author = "Secher, {A. E.} and B. Glintborg and H. Gudbergsen and Krogh, {N. S.} and S{\o}rensen, {I. J.} and Jensen, {D. V.} and R. Christensen and M. Skougaard and Pedersen, {P. L.} and Hetland, {M. L.}",
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language = "English",
volume = "48",
pages = "178--184",
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Comparing patient-reported outcomes entered at home versus at hospital, and testing touch screens for initial recruitment to scientific trials in arthritis patients. / Secher, A. E.; Glintborg, B.; Gudbergsen, H.; Krogh, N. S.; Sørensen, I. J.; Jensen, D. V.; Christensen, R.; Skougaard, M.; Pedersen, P. L.; Hetland, M. L.

I: Scandinavian Journal of Rheumatology, Bind 48, Nr. 3, 04.05.2019, s. 178-184.

Publikation: Bidrag til tidsskriftLetterForskningpeer review

TY - JOUR

T1 - Comparing patient-reported outcomes entered at home versus at hospital, and testing touch screens for initial recruitment to scientific trials in arthritis patients

AU - Secher, A. E.

AU - Glintborg, B.

AU - Gudbergsen, H.

AU - Krogh, N. S.

AU - Sørensen, I. J.

AU - Jensen, D. V.

AU - Christensen, R.

AU - Skougaard, M.

AU - Pedersen, P. L.

AU - Hetland, M. L.

PY - 2019/5/4

Y1 - 2019/5/4

N2 - Objectives: Touch screens for entering patient-reported outcomes (PROs) are available at all Danish departments of rheumatology reporting to the nationwide DANBIO registry. This project comprises two substudies in patients with rheumatoid arthritis (RA) or axial spondyloarthritis (AxSpA), aiming to (A) investigate the feasibility of first line patient recruitment for research via touch screens, and (B) compare PROs collected at hospital versus at home, including patient preferences. Method: Substudy A: using a touch screen, patients answered whether we could contact them about a clinical research project (yes/no). Characteristics of patients who accepted/declined were explored using chi-squared and Mann–Whitney U-tests. Substudy B (randomized crossover agreement study): a random sample of patients from the accepting group in substudy A was contacted by telephone. According to prespecified power and sample size estimation, 56 patients were included. After randomization, 50% of patients entered PROs and information on comorbidities and lifestyle from home and then at hospital, and 50% first from hospital and then at home. Finally, they stated their preference for data entry (hospital/home/equally good). Differences in PROs entered from home and in the hospital were compared (limits of agreement, 95% confidence intervals, and intraclass correlation coefficients). Results: The touch-screen invitation was accepted by 428/952 patients (45%). Patients who accepted and those who declined had similar PROs and demographics. Substudy B was completed by 42 patients (22 RA, 20 AxSpA). They had no significant differences between PROs and lifestyle/comorbidity data entered from home and hospital, except for AxSpA patients on the Bath Ankylosing Spondylitis Functional Index and Bath Ankylosing Spondylitis Disease Activity Index item 5. The preferred method of data entry was hospital (10%), home (50%), and equally good (40%). Conclusion: Touch screens seem feasible for first line research recruitment. PROs collected from home were similar to the touch-screen solution. Patients preferred data entry from home.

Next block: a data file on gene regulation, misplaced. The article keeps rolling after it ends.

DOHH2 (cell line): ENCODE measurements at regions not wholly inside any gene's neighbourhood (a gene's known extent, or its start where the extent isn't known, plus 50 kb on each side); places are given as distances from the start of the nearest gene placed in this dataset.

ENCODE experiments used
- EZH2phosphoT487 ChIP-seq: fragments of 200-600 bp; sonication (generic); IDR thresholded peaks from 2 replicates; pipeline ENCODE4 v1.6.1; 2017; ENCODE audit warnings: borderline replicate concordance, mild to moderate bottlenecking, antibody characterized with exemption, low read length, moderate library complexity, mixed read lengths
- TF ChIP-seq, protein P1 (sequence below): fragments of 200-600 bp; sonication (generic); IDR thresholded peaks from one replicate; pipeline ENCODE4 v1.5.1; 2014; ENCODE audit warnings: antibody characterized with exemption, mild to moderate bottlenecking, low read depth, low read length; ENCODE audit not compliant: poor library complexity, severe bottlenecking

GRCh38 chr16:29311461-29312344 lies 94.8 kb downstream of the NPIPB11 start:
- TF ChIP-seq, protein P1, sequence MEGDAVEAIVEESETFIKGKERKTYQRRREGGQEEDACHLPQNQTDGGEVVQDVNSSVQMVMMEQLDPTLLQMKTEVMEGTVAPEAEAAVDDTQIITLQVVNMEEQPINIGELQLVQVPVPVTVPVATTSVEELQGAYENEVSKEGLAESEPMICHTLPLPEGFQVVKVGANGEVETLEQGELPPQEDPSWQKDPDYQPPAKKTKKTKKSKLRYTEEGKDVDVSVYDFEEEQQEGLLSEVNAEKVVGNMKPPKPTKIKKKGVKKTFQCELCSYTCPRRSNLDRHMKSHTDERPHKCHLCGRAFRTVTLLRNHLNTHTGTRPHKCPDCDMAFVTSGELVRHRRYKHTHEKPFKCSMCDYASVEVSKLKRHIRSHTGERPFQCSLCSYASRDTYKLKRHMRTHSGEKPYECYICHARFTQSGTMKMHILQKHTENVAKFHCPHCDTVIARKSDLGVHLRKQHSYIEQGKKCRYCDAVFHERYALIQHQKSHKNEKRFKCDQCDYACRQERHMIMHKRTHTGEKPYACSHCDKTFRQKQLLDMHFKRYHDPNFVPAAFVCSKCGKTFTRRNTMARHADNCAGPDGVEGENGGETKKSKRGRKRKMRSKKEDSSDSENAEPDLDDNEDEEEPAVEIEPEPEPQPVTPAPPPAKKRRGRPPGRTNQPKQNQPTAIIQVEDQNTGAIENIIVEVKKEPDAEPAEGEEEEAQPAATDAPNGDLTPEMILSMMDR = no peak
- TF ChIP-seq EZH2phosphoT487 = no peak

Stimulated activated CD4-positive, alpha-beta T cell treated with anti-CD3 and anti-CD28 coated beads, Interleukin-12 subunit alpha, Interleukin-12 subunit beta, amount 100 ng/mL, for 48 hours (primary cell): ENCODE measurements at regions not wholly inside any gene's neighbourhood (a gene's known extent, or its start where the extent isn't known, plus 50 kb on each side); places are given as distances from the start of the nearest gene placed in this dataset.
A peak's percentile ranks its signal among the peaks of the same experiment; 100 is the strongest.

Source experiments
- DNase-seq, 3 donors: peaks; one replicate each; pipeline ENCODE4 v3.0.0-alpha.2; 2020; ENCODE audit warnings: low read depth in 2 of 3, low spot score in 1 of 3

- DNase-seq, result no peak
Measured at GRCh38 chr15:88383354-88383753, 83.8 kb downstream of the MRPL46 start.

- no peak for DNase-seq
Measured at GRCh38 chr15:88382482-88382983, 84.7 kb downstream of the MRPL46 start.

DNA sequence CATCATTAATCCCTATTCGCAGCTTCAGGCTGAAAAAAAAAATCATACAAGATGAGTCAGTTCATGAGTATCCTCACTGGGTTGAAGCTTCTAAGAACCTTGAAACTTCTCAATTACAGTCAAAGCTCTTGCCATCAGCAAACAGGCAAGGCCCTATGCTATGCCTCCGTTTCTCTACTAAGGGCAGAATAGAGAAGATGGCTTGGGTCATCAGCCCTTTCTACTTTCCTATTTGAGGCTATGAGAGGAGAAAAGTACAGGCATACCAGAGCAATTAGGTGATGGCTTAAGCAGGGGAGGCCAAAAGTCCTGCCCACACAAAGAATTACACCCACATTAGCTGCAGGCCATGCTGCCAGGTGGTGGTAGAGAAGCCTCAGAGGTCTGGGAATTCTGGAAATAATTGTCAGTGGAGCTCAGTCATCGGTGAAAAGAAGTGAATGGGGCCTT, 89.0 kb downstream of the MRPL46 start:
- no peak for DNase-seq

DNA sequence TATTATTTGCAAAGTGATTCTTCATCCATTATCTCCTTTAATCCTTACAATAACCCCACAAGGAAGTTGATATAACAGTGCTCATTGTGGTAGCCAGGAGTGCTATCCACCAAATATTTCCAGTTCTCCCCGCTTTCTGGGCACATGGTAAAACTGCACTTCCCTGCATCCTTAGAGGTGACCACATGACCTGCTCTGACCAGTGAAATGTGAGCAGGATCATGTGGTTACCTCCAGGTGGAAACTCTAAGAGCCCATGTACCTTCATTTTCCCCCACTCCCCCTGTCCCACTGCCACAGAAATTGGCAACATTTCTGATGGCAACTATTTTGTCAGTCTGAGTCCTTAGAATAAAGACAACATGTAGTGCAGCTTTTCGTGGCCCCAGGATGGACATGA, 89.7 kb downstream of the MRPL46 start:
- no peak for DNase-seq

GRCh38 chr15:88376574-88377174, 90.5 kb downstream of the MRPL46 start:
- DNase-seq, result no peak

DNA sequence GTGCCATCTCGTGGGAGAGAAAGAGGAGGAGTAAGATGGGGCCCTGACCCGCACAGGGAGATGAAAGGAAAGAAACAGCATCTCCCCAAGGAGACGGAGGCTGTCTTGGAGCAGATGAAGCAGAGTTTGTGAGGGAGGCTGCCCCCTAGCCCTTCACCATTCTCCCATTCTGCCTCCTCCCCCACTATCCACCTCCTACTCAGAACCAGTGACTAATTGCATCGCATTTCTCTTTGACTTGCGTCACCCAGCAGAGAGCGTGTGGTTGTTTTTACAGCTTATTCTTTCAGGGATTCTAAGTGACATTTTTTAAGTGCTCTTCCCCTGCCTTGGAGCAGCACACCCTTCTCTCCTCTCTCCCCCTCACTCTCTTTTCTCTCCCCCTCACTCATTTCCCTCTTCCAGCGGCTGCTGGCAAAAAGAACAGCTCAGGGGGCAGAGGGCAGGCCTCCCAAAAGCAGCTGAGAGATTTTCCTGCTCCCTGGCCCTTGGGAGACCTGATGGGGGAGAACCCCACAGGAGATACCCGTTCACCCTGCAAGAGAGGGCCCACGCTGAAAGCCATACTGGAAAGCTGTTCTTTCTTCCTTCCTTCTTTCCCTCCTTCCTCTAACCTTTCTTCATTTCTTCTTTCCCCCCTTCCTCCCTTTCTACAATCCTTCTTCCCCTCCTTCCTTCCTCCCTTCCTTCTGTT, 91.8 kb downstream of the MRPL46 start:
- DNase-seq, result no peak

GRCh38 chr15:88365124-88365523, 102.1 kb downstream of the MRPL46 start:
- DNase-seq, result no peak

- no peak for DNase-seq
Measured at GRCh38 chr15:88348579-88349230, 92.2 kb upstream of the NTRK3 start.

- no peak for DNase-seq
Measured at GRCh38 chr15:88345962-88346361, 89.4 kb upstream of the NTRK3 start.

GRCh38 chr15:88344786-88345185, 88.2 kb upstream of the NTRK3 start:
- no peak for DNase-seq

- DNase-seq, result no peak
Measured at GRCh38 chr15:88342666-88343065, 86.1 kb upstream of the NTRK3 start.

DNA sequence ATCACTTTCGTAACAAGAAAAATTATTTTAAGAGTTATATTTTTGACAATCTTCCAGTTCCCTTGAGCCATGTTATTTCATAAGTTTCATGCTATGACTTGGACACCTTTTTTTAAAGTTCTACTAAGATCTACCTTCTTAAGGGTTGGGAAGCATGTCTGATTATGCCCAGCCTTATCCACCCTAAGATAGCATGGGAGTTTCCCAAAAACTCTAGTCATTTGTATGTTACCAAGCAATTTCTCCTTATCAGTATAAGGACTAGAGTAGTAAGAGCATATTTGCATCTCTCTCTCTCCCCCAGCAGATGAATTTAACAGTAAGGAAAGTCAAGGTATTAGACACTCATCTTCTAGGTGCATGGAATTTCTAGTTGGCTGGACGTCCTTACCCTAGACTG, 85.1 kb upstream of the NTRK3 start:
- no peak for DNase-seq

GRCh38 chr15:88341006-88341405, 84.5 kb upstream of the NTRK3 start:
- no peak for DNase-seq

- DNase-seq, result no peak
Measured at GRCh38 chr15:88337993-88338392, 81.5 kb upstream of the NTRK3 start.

AB - Objectives: Touch screens for entering patient-reported outcomes (PROs) are available at all Danish departments of rheumatology reporting to the nationwide DANBIO registry. This project comprises two substudies in patients with rheumatoid arthritis (RA) or axial spondyloarthritis (AxSpA), aiming to (A) investigate the feasibility of first line patient recruitment for research via touch screens, and (B) compare PROs collected at hospital versus at home, including patient preferences. Method: Substudy A: using a touch screen, patients answered whether we could contact them about a clinical research project (yes/no). Characteristics of patients who accepted/declined were explored using chi-squared and Mann–Whitney U-tests. Substudy B (randomized crossover agreement study): a random sample of patients from the accepting group in substudy A was contacted by telephone. According to prespecified power and sample size estimation, 56 patients were included. After randomization, 50% of patients entered PROs and information on comorbidities and lifestyle from home and then at hospital, and 50% first from hospital and then at home. Finally, they stated their preference for data entry (hospital/home/equally good). Differences in PROs entered from home and in the hospital were compared (limits of agreement, 95% confidence intervals, and intraclass correlation coefficients). Results: The touch-screen invitation was accepted by 428/952 patients (45%). Patients who accepted and those who declined had similar PROs and demographics. Substudy B was completed by 42 patients (22 RA, 20 AxSpA). They had no significant differences between PROs and lifestyle/comorbidity data entered from home and hospital, except for AxSpA patients on the Bath Ankylosing Spondylitis Functional Index and Bath Ankylosing Spondylitis Disease Activity Index item 5. The preferred method of data entry was hospital (10%), home (50%), and equally good (40%). Conclusion: Touch screens seem feasible for first line research recruitment. PROs collected from home were similar to the touch-screen solution. Patients preferred data entry from home.

U2 - 10.1080/03009742.2018.1522666

DO - 10.1080/03009742.2018.1522666

M3 - Letter

VL - 48

SP - 178

EP - 184

JO - Scandinavian Journal of Rheumatology

JF - Scandinavian Journal of Rheumatology

SN - 0300-9742

IS - 3

ER -